From the graph above it can be noted that there is an outward shift in the supply curve as more taxi drivers have entered the market. This has caused a fall in the price of the labour (fall in wages). This has not caused a surplus in the taxi driver market, as the government recognised that there was a shortage of taxi drivers for this tourist destination and has now been able to meet the demand. It should be noted that this increase in supply won’t be instantaneous as it will take time for those that were employed in the mining market to move to the taxi market due to licensing requirements and the expense of a taxi car.


The government has successfully solved part of the unemployment issues caused by the halt of mining within the region. There are however several possible consequences to the employment boost in the taxi market. These issues can be identified as competition, environmental effect, future unemployment, and a decrease in government revenue.

Due to the increase of taxi drivers there will be greater competition to get customers, especially during off-season times. The taxi driver’s wages will be dependent on how many passengers they will get and the size of the fee. The taxi market can be identified to contain strong elements of perfect competition, as the consumers have extensive choice of supplier especially after an increase in the number of taxi drivers. The consumer also gets the lowest price possible from the drivers as they are looking for as many customers as possible, and the increase in taxi drivers means greater competition. In a sense there is also freedom to enter and exit the market, because once the taxi driver has a car and a license they can choose when to drive or not. This can be favourable at times when it is off-season and there are not as many tourists to meet the supply of taxis. The consequence of this is the possibilities of making low wages in one particular month, taxi drivers may seek out other work, drive their taxi elsewhere, or simply become underutilised and therefore not benefit economy or themselves. There are however factors that represent the monopolistic nature of the market. It is possible for certain taxi drivers to have nicer cars or offer to double up as tour guides, this may give that particular taxi driver market power in the short-run therefore an advantage.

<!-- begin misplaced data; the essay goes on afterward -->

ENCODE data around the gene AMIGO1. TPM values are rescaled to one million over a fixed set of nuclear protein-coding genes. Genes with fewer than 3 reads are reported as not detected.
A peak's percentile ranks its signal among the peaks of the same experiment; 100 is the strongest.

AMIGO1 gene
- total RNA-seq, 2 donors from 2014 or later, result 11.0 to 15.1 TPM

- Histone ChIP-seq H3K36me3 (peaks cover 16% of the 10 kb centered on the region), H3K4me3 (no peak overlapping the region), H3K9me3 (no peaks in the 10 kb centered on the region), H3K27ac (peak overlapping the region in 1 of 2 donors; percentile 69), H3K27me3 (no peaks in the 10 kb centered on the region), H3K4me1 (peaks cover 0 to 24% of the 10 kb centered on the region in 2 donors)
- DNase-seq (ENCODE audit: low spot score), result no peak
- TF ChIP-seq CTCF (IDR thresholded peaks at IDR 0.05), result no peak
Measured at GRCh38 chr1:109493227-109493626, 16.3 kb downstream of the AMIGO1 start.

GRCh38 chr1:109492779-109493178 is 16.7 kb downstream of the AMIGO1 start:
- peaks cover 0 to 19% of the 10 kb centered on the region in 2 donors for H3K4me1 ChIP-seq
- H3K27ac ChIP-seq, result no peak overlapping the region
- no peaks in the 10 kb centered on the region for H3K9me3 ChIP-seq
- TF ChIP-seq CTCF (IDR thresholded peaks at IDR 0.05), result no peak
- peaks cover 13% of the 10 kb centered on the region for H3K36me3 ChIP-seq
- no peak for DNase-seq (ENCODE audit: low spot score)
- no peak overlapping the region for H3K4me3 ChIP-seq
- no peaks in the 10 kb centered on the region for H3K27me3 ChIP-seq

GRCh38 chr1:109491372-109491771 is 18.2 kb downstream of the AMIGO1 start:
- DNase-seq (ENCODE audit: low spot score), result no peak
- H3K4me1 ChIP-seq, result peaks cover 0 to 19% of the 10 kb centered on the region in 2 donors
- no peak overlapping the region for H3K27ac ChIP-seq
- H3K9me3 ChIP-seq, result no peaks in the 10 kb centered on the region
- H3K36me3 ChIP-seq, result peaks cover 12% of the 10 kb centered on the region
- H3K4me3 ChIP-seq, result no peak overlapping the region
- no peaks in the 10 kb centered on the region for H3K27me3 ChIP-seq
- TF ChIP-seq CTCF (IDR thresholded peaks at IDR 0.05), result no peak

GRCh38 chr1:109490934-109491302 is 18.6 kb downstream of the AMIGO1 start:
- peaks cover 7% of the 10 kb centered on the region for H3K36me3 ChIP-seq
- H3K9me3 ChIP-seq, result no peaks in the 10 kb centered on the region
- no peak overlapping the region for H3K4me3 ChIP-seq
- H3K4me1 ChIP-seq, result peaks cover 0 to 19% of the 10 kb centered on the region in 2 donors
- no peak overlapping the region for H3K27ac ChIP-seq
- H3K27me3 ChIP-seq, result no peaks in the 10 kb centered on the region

There may be adverse effects on the environment of the local area due to the increase in the number of taxi drivers. It can be argued that the governments halt to mining activity in the region was to solve the environmental externality of mining. The possible effect of increased taxis may be small in comparison to the pollution caused by mining, however a result of more taxis means that there is a bigger flow of human traffic. The report mentions the need to ensure the continued protection of the rare Olive Ridley Turtles who lay eggs within the popular tourist region, the increased presence of people may affect their population. The report also mentions that the road used to get to the tourist destination is through the forest on a dirt road, this means that there may be increased erosion in the area. What makes the region a tourist destination is not only the waterfalls, but also the natural beauty of the surrounding areas. Therefore, increased traffic in the area may provide a boost to the tourism industry but prove to be a risk for the value of the region.

In the long term there may be more unemployment, as it is unlikely that all of those who had jobs in the mining industry will be able to enter the taxi driver industry. The government would need to find another source to create new employment opportunities. There may also be a decline in government revenue as more tourists will use the taxis rather than the train service (government owned) that runs a route from Goa to the popular tourist destination.

The government has effectively solved the unemployment problem that arose from the halt in mining in the region, but in a short-term manner. There may be consequent issues to the solution the government has opted for. This solution very much depends on how successful the region maintains itself to be a tourist destination in the future.